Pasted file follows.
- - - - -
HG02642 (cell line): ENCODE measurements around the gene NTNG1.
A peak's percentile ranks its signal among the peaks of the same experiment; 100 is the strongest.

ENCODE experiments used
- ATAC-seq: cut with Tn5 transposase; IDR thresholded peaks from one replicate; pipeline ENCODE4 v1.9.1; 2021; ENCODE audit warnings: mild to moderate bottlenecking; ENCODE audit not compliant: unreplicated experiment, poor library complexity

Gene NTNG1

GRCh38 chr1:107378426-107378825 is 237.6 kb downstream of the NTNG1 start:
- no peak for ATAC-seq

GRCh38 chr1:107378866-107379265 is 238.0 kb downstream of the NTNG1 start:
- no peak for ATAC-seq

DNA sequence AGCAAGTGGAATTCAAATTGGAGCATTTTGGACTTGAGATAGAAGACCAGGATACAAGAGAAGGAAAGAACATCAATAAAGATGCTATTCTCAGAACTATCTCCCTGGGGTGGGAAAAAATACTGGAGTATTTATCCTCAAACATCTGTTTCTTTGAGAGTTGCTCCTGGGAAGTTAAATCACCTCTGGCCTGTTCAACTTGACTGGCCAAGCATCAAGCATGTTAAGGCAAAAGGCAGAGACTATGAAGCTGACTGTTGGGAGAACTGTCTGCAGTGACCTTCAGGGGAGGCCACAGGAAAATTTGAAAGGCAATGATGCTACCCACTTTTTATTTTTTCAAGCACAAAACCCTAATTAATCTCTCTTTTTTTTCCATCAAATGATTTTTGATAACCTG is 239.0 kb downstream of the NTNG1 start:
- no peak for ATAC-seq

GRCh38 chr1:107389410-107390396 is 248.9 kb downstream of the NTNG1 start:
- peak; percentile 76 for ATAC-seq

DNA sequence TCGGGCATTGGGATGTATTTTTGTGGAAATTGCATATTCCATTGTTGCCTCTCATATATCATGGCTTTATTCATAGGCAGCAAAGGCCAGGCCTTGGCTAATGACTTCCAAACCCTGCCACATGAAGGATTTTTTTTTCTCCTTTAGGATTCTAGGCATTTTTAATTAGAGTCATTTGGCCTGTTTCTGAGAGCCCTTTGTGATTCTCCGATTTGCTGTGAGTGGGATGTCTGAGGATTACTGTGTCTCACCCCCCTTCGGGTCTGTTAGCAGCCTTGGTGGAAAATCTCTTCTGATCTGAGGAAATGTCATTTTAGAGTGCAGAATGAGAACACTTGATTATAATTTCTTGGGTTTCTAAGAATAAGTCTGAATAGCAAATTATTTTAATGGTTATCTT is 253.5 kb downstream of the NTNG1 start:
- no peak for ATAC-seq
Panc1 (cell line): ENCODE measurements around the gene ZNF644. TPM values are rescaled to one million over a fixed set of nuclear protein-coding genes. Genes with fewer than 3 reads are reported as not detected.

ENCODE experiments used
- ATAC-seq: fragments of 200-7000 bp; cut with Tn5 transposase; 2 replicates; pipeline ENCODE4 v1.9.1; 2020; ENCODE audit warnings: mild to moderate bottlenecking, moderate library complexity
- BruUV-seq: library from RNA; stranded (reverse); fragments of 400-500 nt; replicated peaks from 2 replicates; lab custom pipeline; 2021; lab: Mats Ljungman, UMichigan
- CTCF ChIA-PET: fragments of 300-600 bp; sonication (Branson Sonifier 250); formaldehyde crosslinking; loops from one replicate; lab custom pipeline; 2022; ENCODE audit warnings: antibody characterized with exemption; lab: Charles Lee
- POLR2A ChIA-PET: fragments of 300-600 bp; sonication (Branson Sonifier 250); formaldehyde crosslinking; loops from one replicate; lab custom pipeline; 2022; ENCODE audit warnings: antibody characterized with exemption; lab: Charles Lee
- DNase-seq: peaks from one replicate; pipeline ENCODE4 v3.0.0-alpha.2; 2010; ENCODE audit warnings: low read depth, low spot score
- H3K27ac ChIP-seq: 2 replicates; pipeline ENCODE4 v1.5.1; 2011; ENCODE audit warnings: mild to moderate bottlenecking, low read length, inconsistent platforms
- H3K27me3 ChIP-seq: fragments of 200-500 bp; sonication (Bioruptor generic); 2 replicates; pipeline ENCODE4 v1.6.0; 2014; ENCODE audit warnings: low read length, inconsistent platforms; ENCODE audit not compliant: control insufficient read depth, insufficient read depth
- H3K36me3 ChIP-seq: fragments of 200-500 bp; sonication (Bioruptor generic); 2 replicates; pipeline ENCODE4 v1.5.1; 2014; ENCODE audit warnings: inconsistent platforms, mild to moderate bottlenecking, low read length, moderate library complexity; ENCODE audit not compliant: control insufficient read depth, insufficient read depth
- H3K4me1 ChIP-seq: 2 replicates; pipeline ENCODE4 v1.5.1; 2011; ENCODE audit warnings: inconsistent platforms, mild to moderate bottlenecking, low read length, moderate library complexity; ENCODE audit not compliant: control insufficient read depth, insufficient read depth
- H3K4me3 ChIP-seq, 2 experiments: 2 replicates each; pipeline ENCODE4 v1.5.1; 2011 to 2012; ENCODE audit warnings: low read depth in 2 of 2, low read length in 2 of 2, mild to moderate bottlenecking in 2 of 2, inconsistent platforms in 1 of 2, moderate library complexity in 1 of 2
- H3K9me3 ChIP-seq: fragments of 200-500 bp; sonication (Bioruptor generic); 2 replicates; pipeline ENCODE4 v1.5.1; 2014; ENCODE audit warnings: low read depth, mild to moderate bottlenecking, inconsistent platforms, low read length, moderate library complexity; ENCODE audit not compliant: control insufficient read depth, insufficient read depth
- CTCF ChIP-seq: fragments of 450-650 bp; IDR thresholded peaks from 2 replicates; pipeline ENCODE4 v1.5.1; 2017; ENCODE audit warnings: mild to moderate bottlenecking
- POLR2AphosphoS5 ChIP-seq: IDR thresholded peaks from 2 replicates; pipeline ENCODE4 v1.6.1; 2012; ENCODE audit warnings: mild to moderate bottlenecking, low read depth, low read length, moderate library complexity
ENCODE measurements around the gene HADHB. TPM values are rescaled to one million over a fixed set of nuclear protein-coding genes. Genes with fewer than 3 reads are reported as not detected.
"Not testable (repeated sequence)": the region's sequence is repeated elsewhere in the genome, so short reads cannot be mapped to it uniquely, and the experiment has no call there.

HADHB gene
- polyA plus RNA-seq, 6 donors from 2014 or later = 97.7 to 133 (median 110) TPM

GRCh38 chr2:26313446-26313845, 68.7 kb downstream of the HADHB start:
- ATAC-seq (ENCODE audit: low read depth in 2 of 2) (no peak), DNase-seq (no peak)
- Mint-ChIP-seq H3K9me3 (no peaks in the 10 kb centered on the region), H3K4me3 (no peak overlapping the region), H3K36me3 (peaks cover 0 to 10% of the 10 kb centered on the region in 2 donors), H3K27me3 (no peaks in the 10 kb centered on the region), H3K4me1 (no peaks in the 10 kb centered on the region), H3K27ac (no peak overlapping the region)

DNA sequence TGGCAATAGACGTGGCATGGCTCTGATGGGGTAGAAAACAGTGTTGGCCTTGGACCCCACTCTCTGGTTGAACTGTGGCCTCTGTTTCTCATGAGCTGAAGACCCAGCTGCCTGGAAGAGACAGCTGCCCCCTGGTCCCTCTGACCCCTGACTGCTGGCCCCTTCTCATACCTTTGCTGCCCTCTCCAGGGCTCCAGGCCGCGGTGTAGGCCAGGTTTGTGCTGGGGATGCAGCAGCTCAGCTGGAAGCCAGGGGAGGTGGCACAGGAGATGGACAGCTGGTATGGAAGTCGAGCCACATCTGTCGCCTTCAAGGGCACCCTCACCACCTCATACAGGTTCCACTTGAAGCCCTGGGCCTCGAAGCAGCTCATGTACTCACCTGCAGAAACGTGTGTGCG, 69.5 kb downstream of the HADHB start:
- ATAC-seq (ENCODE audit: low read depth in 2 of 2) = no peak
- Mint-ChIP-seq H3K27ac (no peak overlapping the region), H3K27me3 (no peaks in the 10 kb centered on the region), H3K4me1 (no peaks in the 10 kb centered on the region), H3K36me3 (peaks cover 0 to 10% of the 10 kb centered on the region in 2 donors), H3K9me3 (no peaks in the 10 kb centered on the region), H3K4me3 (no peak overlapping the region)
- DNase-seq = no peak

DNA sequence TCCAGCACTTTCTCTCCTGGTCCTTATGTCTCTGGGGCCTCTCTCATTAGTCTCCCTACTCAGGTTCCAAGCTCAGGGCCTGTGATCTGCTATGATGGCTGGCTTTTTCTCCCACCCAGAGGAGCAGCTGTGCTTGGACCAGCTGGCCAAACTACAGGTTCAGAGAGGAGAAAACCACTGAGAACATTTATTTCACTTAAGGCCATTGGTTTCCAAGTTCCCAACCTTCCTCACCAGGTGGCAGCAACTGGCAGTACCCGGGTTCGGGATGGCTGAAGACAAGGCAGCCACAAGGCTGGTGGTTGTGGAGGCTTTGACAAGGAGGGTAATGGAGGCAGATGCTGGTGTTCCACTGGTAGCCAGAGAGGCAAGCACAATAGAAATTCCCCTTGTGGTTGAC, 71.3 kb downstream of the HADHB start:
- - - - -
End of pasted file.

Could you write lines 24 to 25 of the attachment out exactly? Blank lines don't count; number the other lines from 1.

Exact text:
- H3K27me3 ChIP-seq: fragments of 200-500 bp; sonication (Bioruptor generic); 2 replicates; pipeline ENCODE4 v1.6.0; 2014; ENCODE audit warnings: low read length, inconsistent platforms; ENCODE audit not compliant: control insufficient read depth, insufficient read depth
- H3K36me3 ChIP-seq: fragments of 200-500 bp; sonication (Bioruptor generic); 2 replicates; pipeline ENCODE4 v1.5.1; 2014; ENCODE audit warnings: inconsistent platforms, mild to moderate bottlenecking, low read length, moderate library complexity; ENCODE audit not compliant: control insufficient read depth, insufficient read depth